The World Is Maths

Adventures in Mastery 2: Writing a Scheme of Work

This is post 2 in a series.  In post 1 I discussed why we’re beginning a mastery scheme of work, some of my initial objections, and a brief description of “mastery” in its current incarnation.

In this post I will describe the process that produced my scheme of work, and share the working draft of the scheme itself. Continue reading “Adventures in Mastery 2: Writing a Scheme of Work”

Adventures in Mastery 1: Starting Our Journey

When you’ve been in education a while you see plenty of fads come and go and you become carefully cynical about the latest big pronouncement or the new product that’s going to “transform” your practice.  And so it was that I responded (in my mind) when everyone started to talk about mastery. Continue reading “Adventures in Mastery 1: Starting Our Journey”

A Plague On Both Your Houses! (Or ‘Why I Don’t Like Observations and Lesson Plans’)

Over the last [insert large number here] years, the lesson observation and associated lesson plan have been the status symbol of the excellent teacher.  Schools living in dread of the next Ofsted inspection elevated them to their position at the top of the individual’s evidence pile.  For any observation, objectives were set out, detailing what ALL must learn, what MOST should learn and what SOME were lucky enough to learn, the minutiae of every activity and its purpose were described, every instance of cross-curricular/social/moral/cultural learning was noted and, in all probability, everything was colour-coded (ok, I made that last bit up, but it wouldn’t surprise me).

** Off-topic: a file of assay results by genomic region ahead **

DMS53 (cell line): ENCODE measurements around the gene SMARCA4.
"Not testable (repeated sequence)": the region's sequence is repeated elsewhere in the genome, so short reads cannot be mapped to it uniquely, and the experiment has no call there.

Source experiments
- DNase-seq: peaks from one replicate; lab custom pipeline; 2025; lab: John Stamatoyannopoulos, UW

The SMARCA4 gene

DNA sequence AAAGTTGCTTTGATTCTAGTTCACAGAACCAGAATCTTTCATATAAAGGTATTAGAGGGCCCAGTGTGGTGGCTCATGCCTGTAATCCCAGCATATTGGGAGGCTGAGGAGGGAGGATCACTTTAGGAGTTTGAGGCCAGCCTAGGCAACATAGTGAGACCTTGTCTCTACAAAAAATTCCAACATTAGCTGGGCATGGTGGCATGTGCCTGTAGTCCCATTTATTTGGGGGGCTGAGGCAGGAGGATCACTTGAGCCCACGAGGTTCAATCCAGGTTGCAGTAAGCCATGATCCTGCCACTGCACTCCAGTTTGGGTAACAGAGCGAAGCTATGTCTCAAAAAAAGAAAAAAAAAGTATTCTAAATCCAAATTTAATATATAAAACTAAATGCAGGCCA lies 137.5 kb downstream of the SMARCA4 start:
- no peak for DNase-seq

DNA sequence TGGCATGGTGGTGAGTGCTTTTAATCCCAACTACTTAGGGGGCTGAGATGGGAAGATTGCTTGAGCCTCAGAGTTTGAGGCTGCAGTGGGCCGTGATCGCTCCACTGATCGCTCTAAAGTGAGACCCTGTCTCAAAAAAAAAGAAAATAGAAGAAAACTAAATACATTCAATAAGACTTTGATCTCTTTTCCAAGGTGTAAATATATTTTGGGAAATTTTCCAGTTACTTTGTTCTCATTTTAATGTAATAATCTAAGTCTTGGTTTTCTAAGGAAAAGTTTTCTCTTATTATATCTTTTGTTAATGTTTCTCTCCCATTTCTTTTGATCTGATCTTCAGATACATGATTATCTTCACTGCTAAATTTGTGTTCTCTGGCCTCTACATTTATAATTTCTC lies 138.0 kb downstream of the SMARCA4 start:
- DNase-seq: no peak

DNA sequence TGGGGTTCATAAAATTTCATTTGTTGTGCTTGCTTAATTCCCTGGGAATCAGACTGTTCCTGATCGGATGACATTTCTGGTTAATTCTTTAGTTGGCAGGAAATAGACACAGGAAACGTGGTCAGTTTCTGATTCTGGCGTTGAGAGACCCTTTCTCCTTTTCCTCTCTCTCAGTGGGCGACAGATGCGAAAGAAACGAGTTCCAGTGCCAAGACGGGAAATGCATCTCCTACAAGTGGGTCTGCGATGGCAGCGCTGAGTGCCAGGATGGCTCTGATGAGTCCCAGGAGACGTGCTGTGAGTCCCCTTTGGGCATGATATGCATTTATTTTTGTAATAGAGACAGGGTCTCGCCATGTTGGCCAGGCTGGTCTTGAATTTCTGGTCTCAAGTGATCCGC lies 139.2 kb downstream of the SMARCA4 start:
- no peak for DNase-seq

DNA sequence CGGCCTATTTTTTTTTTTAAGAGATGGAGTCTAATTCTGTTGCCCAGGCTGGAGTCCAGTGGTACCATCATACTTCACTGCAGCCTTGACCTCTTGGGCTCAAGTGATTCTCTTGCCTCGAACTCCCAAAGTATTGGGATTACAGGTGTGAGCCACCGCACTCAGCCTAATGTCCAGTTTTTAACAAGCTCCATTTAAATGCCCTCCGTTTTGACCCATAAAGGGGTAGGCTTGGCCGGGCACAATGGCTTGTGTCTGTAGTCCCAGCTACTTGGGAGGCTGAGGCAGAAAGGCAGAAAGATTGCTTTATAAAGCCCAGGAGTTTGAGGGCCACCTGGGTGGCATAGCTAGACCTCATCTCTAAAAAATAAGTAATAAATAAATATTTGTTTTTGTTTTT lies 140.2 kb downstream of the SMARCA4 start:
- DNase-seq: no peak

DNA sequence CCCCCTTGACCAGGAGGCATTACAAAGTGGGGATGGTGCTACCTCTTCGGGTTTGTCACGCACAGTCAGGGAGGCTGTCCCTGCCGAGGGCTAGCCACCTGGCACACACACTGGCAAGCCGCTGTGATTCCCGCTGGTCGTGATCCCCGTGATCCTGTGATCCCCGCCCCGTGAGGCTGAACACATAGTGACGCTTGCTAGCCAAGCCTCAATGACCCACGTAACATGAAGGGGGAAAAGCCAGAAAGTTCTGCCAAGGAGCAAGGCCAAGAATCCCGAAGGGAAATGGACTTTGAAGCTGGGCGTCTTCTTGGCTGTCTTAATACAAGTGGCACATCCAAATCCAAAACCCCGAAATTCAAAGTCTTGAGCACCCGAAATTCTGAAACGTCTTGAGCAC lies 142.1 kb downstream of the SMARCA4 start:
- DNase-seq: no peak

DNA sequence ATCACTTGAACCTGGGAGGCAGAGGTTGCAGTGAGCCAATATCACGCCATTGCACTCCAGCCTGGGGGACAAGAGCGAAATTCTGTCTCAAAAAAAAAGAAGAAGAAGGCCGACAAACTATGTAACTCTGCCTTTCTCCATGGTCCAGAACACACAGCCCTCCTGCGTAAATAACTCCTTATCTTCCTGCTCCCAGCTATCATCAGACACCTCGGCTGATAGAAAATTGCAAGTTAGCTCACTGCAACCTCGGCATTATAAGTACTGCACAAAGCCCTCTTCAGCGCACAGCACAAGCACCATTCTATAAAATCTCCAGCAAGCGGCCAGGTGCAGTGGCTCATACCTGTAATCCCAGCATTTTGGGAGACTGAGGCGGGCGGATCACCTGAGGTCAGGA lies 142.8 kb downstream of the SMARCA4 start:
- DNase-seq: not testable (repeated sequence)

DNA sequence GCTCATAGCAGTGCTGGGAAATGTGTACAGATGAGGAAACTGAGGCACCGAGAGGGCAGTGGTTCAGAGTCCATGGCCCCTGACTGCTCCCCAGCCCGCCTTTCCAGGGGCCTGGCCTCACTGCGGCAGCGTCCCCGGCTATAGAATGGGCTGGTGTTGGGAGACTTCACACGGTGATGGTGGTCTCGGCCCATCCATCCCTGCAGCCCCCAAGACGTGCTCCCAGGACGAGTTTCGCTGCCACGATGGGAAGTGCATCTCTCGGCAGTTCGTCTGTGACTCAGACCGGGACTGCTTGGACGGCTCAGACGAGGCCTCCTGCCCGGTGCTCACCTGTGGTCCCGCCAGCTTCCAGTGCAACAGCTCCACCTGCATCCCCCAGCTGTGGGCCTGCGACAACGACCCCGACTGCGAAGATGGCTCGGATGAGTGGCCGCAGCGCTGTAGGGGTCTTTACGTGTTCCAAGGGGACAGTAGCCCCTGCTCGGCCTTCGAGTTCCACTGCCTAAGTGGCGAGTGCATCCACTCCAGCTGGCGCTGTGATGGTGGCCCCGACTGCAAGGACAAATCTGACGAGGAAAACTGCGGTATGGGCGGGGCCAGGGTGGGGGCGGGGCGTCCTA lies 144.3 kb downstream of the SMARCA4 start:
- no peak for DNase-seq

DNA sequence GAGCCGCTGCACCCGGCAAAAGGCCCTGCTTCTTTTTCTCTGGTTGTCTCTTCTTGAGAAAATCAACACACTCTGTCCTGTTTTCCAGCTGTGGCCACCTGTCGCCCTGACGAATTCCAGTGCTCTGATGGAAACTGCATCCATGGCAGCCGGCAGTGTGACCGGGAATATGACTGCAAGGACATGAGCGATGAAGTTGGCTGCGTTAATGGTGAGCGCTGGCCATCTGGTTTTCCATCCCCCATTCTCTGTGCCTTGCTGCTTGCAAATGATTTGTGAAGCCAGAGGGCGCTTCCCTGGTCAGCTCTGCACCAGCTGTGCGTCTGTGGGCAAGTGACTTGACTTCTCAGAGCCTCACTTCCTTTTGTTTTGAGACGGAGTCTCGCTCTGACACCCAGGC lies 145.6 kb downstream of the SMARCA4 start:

The thing is, this doesn’t really help anybody: Continue reading “A Plague On Both Your Houses! (Or ‘Why I Don’t Like Observations and Lesson Plans’)”

Cognitive Load and Problem Solving

I was asked recently to deliver a training session for two maths departments on the topic of problem solving.  After internally balking (problem solving as a discrete entity is something that gets on my nerves, “problem solving lessons” even more so) I decided it was the perfect opportunity to talk about cognitive load and relate it to the requested topic. Continue reading “Cognitive Load and Problem Solving”

researchED Maths and Science 2016

When Tom Bennett announced researchED Maths and Science I was more than a little bit excited: a subject-specific conference informed by strong academic research?  Yes please!  The programme for the day was packed full of sessions I wanted to see, so selecting which ones was very difficult.  Here’s what happened on my day, a mixture of what I heard with my own thoughts. Continue reading “researchED Maths and Science 2016”

Disillusionment in Schools

This week’s “Most read” top ten on the TES homepage contains the following headlines:

“Teachers work more overtime than any other professionals, analysis finds”
“‘My heart sank when my husband said he wanted to retrain and join me in teaching'”
“‘I dread GCSE and A-level results day because I know my pupils’ results are likely to be flawed’”
“‘This is why running a school has become the impossible job…'”

It occurred to me that it’s very hard to go a day on Twitter without seeing a negative headline.  In truth there are a lot of very disillusioned teachers who like to read about others’ disillusionment.  I meet many such teachers when I do support work in schools and run courses.  I wonder what the main causes of disillusionment and frustration are?  Here’s my first draft list, there’s nothing surprising on here: Continue reading “Disillusionment in Schools”